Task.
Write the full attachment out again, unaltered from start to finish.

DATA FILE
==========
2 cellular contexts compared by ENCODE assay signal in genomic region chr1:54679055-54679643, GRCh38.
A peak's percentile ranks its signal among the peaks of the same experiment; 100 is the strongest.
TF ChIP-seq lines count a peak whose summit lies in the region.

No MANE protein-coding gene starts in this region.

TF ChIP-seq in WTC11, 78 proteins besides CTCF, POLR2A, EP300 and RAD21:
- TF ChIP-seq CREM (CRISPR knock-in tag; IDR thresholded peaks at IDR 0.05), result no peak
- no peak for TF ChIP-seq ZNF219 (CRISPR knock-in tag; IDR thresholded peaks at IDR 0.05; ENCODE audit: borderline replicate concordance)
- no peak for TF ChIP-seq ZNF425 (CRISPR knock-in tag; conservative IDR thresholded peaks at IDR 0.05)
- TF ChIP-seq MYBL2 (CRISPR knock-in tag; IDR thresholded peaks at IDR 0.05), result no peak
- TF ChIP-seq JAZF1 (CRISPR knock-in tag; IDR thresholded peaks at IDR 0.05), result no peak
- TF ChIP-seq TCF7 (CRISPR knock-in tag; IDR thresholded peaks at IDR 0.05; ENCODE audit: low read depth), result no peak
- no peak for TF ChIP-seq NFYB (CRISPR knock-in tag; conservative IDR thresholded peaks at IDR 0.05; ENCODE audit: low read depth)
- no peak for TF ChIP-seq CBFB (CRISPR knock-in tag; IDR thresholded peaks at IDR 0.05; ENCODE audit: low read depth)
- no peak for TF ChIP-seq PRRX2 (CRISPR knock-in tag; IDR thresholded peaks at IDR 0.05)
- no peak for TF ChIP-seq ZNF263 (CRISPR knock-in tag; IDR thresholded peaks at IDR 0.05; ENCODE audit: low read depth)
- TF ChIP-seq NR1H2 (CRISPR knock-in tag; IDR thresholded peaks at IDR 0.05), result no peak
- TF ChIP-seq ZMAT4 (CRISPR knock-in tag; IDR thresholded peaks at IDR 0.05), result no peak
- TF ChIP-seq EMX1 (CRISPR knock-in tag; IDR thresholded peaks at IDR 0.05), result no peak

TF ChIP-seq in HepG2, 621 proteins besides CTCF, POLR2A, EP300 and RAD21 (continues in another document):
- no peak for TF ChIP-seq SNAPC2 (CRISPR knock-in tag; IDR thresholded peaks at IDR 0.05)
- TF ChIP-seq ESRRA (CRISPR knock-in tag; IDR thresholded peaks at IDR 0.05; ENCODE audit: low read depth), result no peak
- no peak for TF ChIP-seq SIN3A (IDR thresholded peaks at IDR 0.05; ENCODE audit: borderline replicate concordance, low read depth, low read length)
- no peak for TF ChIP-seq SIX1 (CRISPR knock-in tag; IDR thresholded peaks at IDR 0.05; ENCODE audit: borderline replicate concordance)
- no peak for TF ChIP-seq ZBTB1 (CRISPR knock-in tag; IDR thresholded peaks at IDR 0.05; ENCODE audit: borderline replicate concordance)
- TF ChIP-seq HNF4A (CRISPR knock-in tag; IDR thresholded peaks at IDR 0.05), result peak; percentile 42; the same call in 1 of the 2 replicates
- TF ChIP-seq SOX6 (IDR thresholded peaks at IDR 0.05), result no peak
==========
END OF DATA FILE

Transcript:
2 cellular contexts compared by ENCODE assay signal in genomic region chr1:54679055-54679643, GRCh38.
A peak's percentile ranks its signal among the peaks of the same experiment; 100 is the strongest.
TF ChIP-seq lines count a peak whose summit lies in the region.

No MANE protein-coding gene starts in this region.

TF ChIP-seq in WTC11, 78 proteins besides CTCF, POLR2A, EP300 and RAD21:
- TF ChIP-seq CREM (CRISPR knock-in tag; IDR thresholded peaks at IDR 0.05), result no peak
- no peak for TF ChIP-seq ZNF219 (CRISPR knock-in tag; IDR thresholded peaks at IDR 0.05; ENCODE audit: borderline replicate concordance)
- no peak for TF ChIP-seq ZNF425 (CRISPR knock-in tag; conservative IDR thresholded peaks at IDR 0.05)
- TF ChIP-seq MYBL2 (CRISPR knock-in tag; IDR thresholded peaks at IDR 0.05), result no peak
- TF ChIP-seq JAZF1 (CRISPR knock-in tag; IDR thresholded peaks at IDR 0.05), result no peak
- TF ChIP-seq TCF7 (CRISPR knock-in tag; IDR thresholded peaks at IDR 0.05; ENCODE audit: low read depth), result no peak
- no peak for TF ChIP-seq NFYB (CRISPR knock-in tag; conservative IDR thresholded peaks at IDR 0.05; ENCODE audit: low read depth)
- no peak for TF ChIP-seq CBFB (CRISPR knock-in tag; IDR thresholded peaks at IDR 0.05; ENCODE audit: low read depth)
- no peak for TF ChIP-seq PRRX2 (CRISPR knock-in tag; IDR thresholded peaks at IDR 0.05)
- no peak for TF ChIP-seq ZNF263 (CRISPR knock-in tag; IDR thresholded peaks at IDR 0.05; ENCODE audit: low read depth)
- TF ChIP-seq NR1H2 (CRISPR knock-in tag; IDR thresholded peaks at IDR 0.05), result no peak
- TF ChIP-seq ZMAT4 (CRISPR knock-in tag; IDR thresholded peaks at IDR 0.05), result no peak
- TF ChIP-seq EMX1 (CRISPR knock-in tag; IDR thresholded peaks at IDR 0.05), result no peak

TF ChIP-seq in HepG2, 621 proteins besides CTCF, POLR2A, EP300 and RAD21 (continues in another document):
- no peak for TF ChIP-seq SNAPC2 (CRISPR knock-in tag; IDR thresholded peaks at IDR 0.05)
- TF ChIP-seq ESRRA (CRISPR knock-in tag; IDR thresholded peaks at IDR 0.05; ENCODE audit: low read depth), result no peak
- no peak for TF ChIP-seq SIN3A (IDR thresholded peaks at IDR 0.05; ENCODE audit: borderline replicate concordance, low read depth, low read length)
- no peak for TF ChIP-seq SIX1 (CRISPR knock-in tag; IDR thresholded peaks at IDR 0.05; ENCODE audit: borderline replicate concordance)
- no peak for TF ChIP-seq ZBTB1 (CRISPR knock-in tag; IDR thresholded peaks at IDR 0.05; ENCODE audit: borderline replicate concordance)
- TF ChIP-seq HNF4A (CRISPR knock-in tag; IDR thresholded peaks at IDR 0.05), result peak; percentile 42; the same call in 1 of the 2 replicates
- TF ChIP-seq SOX6 (IDR thresholded peaks at IDR 0.05), result no peak